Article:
Clinton calls for racial tolerance at site of famed Lincoln speech

Presumptive Democratic nominee Hillary Clinton greets supporters at a speech given at the Old State Capitol in Springfield, July 13, 2016. Photo: Ann Londrigan.

Presumptive Democratic nominee Hillary Clinton greets supporters at a speech given at the Old State Capitol in Springfield, July 13, 2016. Photo: Ann Londrigan, Illinois REALTORS®

Presumptive Democratic presidential nominee Hillary Clinton used the Old State Capitol in Springfield as a backdrop for a speech calling on Americans to come together to end what she called “systemic racism.”

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Illinois native Hillary Clinton speaks in the room where President Abraham Lincoln gave his famous “House Divided” speech. Photo: Ann Londrigan, Illinois REALTORS®

Clinton spoke in the building where Abraham Lincoln gave his famous “House Divided” speech in 1858, which helped launch his political career. Lincoln’s speech, widely regarded as one of his finest, addressed slavery and included the famous line, “A house divided against itself cannot stand.”

Illinois REALTORS® was provided with a ticket to the speech on Wednesday, July 13, 2016, a fitting start to what will be two weeks of national political events in which REALTORS® play a role. The association will send representatives to both the Democratic and Republican national conventions this month, and the association will sponsor receptions for Illinois policymakers at both.

The association works with lawmakers on both sides of the political aisle, so each presidential election year it is the association’s practice to send representatives to both national nominating conventions.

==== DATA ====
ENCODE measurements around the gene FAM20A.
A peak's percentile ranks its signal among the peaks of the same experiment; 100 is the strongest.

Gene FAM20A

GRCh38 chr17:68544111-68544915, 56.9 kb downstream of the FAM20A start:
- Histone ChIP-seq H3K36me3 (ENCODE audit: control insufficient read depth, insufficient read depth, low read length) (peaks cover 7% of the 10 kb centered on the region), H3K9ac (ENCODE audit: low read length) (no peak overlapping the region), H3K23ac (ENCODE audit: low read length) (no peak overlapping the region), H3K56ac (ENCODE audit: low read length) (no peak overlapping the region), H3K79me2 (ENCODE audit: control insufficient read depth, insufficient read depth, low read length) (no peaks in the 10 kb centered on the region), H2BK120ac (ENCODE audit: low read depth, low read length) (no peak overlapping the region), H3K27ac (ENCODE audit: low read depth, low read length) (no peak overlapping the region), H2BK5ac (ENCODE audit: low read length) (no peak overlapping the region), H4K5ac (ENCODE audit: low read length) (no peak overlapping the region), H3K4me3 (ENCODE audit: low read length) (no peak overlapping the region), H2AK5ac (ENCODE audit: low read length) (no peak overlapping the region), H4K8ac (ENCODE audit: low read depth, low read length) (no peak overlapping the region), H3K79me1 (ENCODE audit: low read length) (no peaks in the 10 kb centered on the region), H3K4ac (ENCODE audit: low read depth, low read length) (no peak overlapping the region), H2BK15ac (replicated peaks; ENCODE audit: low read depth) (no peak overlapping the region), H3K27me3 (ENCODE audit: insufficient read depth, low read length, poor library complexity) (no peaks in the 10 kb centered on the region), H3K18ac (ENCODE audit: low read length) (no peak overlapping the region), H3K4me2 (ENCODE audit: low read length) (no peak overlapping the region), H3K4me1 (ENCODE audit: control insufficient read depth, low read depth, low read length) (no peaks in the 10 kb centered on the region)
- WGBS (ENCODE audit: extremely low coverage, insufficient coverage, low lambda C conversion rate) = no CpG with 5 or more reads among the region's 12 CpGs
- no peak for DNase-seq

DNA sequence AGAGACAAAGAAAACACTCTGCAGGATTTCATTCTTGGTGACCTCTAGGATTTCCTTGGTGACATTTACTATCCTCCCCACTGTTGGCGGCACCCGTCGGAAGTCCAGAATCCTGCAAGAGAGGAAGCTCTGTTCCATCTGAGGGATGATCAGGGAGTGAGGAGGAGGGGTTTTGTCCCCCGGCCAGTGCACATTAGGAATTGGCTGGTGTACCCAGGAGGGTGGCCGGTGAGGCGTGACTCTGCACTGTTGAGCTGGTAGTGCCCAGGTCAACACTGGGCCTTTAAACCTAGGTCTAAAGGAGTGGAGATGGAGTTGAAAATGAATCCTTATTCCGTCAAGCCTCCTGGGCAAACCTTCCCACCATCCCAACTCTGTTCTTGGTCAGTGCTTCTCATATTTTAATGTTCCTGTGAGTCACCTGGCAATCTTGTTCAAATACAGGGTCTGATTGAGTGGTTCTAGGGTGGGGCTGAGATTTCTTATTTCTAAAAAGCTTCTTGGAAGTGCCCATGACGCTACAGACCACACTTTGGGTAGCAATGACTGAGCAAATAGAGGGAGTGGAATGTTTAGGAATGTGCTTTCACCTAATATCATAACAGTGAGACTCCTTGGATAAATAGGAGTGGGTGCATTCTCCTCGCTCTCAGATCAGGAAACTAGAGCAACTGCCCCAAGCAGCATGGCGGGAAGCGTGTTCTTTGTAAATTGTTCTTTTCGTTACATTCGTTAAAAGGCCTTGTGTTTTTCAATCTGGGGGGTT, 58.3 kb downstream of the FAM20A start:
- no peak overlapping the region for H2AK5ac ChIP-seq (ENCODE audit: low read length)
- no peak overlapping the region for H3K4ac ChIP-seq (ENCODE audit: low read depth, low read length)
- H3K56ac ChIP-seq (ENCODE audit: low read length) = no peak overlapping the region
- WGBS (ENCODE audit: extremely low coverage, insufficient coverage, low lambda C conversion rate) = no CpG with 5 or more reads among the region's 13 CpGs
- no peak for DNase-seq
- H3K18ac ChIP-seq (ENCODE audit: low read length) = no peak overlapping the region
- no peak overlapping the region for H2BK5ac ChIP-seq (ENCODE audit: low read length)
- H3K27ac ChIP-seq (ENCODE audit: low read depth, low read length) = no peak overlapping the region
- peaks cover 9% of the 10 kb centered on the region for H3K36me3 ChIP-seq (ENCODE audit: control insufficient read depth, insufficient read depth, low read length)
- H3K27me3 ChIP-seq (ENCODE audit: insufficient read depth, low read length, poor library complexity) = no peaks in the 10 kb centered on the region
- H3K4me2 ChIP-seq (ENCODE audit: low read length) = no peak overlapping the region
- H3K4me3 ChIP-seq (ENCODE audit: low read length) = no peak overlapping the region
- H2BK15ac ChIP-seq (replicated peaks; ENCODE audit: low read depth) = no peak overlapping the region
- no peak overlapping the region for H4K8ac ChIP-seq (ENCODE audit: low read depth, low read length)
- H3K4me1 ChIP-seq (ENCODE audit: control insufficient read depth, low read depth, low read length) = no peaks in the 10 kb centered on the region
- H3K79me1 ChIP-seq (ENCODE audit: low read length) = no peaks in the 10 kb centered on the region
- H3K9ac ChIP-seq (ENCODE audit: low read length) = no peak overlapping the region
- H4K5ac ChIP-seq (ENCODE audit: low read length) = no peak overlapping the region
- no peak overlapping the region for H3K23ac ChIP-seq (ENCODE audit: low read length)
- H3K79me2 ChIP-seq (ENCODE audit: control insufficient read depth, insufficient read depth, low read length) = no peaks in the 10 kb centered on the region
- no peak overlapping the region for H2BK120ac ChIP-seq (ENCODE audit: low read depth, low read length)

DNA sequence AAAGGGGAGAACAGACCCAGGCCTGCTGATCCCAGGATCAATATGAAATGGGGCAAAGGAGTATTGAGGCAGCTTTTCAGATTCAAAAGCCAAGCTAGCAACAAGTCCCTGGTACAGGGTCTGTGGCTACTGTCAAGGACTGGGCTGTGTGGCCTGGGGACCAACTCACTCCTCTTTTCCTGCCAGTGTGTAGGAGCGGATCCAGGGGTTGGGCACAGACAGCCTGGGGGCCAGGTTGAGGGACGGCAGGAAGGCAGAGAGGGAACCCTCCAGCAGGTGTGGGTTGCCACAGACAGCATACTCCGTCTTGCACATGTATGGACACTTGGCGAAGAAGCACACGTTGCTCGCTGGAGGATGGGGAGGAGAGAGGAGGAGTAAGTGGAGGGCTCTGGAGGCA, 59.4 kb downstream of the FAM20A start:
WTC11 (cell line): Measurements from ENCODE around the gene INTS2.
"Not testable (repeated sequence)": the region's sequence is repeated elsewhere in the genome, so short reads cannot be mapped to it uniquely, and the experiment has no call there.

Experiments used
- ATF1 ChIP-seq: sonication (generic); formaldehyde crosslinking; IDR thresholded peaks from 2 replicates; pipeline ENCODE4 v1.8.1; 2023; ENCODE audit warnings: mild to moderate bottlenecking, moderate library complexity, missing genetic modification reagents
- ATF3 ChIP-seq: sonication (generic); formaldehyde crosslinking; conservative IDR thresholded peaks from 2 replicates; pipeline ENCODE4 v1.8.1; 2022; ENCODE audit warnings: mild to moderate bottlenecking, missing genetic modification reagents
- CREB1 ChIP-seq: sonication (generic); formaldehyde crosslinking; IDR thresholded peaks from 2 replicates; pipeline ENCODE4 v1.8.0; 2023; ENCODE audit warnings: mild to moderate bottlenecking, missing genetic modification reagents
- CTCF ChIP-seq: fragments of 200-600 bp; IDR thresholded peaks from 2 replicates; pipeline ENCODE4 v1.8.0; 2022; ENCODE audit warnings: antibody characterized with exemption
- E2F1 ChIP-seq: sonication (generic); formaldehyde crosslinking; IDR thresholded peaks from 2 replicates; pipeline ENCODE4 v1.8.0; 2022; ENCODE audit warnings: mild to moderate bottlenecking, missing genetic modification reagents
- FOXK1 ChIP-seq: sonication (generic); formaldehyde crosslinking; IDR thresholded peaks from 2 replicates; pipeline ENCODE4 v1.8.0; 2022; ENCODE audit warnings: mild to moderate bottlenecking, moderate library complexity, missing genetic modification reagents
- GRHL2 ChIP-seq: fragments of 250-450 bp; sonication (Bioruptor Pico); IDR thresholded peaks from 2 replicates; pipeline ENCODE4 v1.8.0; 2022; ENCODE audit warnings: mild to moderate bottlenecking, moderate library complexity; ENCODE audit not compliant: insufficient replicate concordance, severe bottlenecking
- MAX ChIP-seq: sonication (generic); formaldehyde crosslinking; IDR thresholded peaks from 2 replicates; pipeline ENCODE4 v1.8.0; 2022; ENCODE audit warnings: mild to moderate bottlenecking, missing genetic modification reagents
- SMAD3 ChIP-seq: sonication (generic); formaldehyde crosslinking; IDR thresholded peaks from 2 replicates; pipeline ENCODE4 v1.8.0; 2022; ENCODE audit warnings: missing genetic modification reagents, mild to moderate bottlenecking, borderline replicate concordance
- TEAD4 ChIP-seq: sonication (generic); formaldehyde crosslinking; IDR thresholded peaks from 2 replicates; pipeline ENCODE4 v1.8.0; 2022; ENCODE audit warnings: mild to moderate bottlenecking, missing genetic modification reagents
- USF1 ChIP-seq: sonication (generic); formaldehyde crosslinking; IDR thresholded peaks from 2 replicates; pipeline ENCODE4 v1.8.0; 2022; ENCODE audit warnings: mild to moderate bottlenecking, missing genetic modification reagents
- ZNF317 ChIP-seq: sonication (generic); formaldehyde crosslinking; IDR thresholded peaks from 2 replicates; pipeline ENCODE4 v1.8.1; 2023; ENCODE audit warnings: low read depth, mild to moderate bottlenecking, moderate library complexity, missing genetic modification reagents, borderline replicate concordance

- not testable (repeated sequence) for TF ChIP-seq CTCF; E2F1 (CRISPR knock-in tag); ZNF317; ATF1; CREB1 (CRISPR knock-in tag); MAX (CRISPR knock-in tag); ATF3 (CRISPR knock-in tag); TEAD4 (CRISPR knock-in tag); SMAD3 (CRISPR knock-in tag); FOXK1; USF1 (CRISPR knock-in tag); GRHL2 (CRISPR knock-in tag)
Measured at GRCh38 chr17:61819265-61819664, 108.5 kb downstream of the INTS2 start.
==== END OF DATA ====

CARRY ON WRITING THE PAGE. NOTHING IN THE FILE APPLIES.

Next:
In her remarks, Clinton said:

The challenges we face today do not approach those of Lincoln’s time. Not even close. And we should be very clear about that. But recent events have left people across America asking hard questions about whether we are still a house divided.

The Old State Capitol has served as a prominent backdrop for political candidates. President Barack Obama launched his bid for the White House here, and he later returned to introduce then-Sen. Joe Biden as his vice presidential nominee.

In the speech on Wednesday, Clinton repeated themes of reconciliation and the need to address the remnants of racism.

That means taking a hard look at our laws and our attitudes. It means embracing policies that promote justice for all people, and standing firm against any attempt to roll back the clock on the rights and opportunities that so many sacrificed so much to secure.

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About Jon Broadbooks

Jon Broadbooks is Vice President/Communications for Illinois REALTORS®. He serves as editor of online and print content for the association’s communications including the Illinois REALTOR® magazine and e-newsletters. He conducts spokesperson training seminars and oversees website development for the Association.

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